Likewise, India’s approach should be cooperative and constructive. If India continues to coerce Nepal and undermine its sovereignty and territorial integrity, it will alter the geo-political balance by pushing Nepal further into China’s sphere of influence. If that happens, the protracted border dispute will count against India’s interest in championing the South Asian regional security complex and hamper India’s ambition for strategic autonomy. India’s continuous aggression towards Nepal also undermines Modi’s so-called neighbourhood-first policy.
While Nepal needs to be resilient and constructive with an evidence-based engagement with India, India must first and foremost respect Nepal’s sovereignty and forge “political will” to detach the border disputes from strategic narratives and populist-nationalist politics. In the absence of constructive dialogue and mutually respectful foreign policy with Nepal, India will be continually seen in Nepal as a “big brother” – a reminder that India is a “rising power” but not yet a “responsible power.”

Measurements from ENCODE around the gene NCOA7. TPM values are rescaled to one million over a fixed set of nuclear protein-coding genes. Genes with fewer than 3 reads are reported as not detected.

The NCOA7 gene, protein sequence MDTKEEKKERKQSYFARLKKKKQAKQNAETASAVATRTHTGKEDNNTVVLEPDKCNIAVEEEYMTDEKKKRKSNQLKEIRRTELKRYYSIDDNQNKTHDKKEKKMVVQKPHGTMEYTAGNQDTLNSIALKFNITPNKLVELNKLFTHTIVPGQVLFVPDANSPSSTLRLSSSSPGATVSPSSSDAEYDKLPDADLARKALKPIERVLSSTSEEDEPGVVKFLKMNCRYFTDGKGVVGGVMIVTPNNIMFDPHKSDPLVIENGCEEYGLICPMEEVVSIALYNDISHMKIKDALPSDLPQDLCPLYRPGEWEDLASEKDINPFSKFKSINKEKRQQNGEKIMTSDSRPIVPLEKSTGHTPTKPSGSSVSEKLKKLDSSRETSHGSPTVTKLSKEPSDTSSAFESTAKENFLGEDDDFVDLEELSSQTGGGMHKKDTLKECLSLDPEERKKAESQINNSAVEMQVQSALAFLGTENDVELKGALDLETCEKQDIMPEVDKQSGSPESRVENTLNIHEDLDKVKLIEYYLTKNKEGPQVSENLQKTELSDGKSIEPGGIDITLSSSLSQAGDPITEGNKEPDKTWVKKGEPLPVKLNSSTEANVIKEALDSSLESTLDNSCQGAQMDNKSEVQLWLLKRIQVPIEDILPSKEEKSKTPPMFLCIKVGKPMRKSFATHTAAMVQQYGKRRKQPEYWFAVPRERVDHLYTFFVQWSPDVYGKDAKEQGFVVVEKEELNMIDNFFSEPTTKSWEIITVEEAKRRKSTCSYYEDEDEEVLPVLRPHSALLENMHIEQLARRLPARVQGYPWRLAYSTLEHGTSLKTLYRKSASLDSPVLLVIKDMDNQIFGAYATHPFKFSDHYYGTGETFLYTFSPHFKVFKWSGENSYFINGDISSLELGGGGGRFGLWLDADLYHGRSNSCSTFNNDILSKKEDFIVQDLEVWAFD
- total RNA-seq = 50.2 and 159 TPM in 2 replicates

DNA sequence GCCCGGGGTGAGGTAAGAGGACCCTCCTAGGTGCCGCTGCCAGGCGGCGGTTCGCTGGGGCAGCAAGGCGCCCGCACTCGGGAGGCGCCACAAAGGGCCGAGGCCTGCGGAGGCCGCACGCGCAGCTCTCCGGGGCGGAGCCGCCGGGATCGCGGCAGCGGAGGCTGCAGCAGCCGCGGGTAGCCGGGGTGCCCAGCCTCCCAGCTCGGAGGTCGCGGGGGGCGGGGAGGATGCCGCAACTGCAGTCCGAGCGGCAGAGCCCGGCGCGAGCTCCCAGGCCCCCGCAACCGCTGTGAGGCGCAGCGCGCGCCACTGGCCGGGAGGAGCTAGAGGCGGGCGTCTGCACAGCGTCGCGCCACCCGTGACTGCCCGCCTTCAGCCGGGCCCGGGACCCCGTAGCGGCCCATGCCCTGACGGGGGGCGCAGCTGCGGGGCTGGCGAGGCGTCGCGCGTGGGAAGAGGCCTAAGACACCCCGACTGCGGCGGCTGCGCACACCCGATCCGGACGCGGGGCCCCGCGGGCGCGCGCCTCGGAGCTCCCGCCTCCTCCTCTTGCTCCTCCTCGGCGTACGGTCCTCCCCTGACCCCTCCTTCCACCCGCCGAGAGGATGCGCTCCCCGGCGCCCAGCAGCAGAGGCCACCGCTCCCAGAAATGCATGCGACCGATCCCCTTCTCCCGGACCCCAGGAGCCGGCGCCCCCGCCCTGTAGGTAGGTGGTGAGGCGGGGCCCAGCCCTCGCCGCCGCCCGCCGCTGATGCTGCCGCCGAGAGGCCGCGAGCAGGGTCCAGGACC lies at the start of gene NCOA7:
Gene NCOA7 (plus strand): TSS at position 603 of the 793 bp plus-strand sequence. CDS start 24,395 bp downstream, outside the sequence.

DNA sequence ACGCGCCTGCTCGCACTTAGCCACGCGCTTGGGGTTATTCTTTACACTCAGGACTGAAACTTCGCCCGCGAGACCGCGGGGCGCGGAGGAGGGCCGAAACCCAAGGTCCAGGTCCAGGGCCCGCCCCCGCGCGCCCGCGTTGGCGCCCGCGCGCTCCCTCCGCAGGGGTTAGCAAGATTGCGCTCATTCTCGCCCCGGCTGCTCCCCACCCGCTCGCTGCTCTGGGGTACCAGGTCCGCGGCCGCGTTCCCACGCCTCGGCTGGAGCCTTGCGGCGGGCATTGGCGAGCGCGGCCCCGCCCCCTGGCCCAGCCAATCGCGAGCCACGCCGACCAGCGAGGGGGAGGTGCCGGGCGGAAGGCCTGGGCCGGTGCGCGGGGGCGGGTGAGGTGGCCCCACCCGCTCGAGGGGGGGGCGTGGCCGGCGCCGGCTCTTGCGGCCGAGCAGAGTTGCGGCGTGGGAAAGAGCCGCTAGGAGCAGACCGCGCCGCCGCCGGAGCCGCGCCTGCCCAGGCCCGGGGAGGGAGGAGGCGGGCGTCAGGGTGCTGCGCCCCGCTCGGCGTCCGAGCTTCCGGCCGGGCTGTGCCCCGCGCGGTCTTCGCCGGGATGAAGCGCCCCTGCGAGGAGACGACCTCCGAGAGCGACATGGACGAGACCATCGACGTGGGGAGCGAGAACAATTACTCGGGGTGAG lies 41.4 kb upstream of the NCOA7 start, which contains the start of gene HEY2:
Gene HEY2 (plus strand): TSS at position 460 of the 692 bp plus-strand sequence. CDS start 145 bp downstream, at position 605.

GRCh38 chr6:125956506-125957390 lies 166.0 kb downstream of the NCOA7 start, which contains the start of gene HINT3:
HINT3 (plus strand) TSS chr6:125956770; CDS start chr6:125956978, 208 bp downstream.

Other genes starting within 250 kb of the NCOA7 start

DB Subedi is a postdoctoral research fellow in the Department of Social and Philosophical Inquiry (SPI), School of Humanities, Arts and Social Sciences (HASS) at the University of New England in Australia. Tweet @db_npl
Bikram Timilsina is a PhD scholar in Griffith Asia Institute and School of Government and International Relations at Griffith University Australia. Tweet @BikramTmilsina